Enoch Powell once said: “A politician complaining about the media is like a sailor complaining about the sea.” He was right. Any sailor knows you have to deal with the weather as it comes – respect it, be wary of it, and if necessary adapt your plans because of it. The same is true for politicians and the media. It is, more often than not, a complete waste of time and nearly always counter-productive for a politician or a political party to spend time blaming the media for their troubles. (The same is also true for members of the Royal Family, film stars, religious leaders, and every other person and organisation who courts media coverage when it suits them.)

For six years I was a national newspaper Lobby Correspondent, one of those privileged journalists accredited to Parliament to report on politics from inside Parliament. This was during the early years of Tony Blair’s ‘New Labour’ government. Blair took media handling very seriously and employed the tough and experienced Alistair Campbell to deal with us. It is a joy to read Alistair’s tweets now on government openness because I do not remember him being so keen on it back then. I know what it’s like to try and dig out or stand a story up in the face of determined resistance by No 10 or a senior politician.

I have also been a Parliamentary candidate. I have spent time trying to persuade people to vote for me. Time trying to convince local (thankfully I was not important enough to attract national attention) journalists to write good things about me. Sometimes I succeeded, but more often than not during that time as a candidate I opened the papers to find disobliging coverage. That feeling of being misrepresented, of being hunted, is a very powerful one.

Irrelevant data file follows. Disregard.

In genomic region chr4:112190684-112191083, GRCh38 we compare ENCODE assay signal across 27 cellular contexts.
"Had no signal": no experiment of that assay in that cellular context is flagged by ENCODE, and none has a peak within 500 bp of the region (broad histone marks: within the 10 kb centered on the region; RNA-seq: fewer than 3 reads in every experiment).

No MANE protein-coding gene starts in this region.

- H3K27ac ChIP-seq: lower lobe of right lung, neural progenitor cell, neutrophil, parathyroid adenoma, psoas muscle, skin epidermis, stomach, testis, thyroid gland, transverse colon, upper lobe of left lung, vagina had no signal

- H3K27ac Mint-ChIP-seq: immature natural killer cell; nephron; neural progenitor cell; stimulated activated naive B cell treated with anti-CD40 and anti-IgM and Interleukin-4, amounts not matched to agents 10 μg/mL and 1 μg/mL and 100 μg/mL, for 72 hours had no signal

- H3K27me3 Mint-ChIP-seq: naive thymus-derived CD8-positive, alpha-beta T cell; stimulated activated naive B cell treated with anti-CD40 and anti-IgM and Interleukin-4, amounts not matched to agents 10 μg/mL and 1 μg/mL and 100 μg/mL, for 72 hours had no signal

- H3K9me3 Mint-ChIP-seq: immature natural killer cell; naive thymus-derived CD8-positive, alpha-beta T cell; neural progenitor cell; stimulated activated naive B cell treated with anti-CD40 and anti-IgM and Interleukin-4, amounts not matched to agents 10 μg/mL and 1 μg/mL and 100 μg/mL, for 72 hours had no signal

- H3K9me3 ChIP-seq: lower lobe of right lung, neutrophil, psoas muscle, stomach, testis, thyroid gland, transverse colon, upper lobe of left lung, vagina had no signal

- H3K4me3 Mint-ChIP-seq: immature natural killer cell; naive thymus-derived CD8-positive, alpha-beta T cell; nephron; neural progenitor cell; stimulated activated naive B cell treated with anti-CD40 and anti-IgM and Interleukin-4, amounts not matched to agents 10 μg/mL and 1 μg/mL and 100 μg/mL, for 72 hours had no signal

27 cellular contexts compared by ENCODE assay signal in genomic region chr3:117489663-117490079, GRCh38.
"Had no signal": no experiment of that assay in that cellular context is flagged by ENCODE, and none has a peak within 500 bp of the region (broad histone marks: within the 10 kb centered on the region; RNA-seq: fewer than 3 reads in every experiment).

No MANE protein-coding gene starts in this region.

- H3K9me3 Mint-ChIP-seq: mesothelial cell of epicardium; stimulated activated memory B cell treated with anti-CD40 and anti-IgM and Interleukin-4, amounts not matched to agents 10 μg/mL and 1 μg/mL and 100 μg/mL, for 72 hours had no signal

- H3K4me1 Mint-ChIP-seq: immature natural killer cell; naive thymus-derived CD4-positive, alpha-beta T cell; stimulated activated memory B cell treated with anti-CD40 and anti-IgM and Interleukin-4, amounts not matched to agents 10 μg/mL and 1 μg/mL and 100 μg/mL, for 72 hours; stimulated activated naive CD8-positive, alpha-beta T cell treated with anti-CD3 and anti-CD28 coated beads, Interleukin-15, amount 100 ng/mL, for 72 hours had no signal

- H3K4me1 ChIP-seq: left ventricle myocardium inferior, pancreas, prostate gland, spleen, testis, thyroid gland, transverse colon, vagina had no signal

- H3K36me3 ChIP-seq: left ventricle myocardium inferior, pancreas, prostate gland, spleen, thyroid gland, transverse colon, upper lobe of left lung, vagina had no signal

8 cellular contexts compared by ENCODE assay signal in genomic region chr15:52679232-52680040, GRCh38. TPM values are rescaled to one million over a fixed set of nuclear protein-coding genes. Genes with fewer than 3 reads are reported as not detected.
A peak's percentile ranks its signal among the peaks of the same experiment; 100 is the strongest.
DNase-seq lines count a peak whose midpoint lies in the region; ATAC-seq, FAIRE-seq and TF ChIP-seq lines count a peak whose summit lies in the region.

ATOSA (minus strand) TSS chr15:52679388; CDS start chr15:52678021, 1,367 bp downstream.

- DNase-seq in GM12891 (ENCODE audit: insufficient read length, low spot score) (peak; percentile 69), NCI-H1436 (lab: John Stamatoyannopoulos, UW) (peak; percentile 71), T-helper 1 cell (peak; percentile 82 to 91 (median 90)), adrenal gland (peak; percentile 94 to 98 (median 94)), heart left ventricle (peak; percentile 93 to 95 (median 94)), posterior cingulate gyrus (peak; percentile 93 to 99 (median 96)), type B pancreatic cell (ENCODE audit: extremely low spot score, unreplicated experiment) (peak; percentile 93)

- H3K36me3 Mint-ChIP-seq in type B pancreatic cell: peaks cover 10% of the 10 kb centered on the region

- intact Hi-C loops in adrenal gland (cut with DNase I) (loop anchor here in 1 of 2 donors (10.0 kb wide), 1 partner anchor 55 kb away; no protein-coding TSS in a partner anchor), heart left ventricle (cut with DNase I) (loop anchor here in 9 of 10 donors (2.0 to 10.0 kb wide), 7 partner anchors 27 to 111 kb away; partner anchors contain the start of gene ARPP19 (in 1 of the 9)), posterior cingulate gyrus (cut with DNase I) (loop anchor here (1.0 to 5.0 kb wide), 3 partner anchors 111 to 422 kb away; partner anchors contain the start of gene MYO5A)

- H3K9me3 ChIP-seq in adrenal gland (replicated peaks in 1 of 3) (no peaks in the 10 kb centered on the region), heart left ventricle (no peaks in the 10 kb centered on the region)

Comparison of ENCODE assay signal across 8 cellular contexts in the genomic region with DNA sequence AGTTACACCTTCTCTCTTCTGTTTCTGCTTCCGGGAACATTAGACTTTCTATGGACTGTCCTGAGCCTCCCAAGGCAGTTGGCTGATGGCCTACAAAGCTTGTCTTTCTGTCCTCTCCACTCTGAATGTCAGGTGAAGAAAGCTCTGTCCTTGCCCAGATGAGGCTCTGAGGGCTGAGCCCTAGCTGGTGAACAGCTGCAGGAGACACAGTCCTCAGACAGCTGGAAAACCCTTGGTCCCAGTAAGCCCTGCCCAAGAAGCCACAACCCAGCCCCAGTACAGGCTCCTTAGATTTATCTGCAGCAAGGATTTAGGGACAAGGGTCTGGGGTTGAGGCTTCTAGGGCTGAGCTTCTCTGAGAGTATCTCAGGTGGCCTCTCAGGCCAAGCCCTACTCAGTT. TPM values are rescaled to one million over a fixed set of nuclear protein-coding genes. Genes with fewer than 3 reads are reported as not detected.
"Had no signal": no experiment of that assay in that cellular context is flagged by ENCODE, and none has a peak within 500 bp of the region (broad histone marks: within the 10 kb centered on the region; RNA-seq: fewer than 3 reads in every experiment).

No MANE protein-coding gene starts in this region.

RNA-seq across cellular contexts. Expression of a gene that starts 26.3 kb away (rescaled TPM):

Having experience therefore being a working Westminster journalist and also an aspirant MP, I always have a certain sympathy for both sides in any dispute between the two. The fact is that both politicians and journalists have important jobs to do. A politician’s job is to set out a platform for governing and try and persuade us to support them. A journalists job is to set out each day to find out what’s going on, and report on the politician. It might sound all a bit simplistic but sometimes the basics can become obscured. The two jobs are often in conflict and that’s the way it is meant to be. Neither side should become bogged down in attacking the role of the other – it’s narcissism of the highest order. The relationship is symbiotic and each side needs to remember it.

There’s much nonsense talk about whether it is 1992 or 1995. Forget that. That’s just nostalgia. If senior members of the government were serious about understanding how John Major pulled off the remarkable 1992 General Election they would consult him directly, but they will not because they know only too well his view on their performance. The much better lesson for Rishi Sunak to take is one from Tony Blair. Even after Alastair Campbell departed Downing Street, Blair’s government carried on just as smoothly as it had done before because Blair understood that one thing above all else is the key to dominating a government: momentum. A general election victory gives a Prime Minister momentum. The delivery of a successful event or policy can give a Prime Minister momentum. Momentum is built by an endless stream of initiatives, activity, events, the Prime Minister being in constant dialogue with the country. The quiet, efficient delivery of government is certainly desirable, but the Prime Minister needs to deliver that and the sense of momentum that will carry him and his government on to success.

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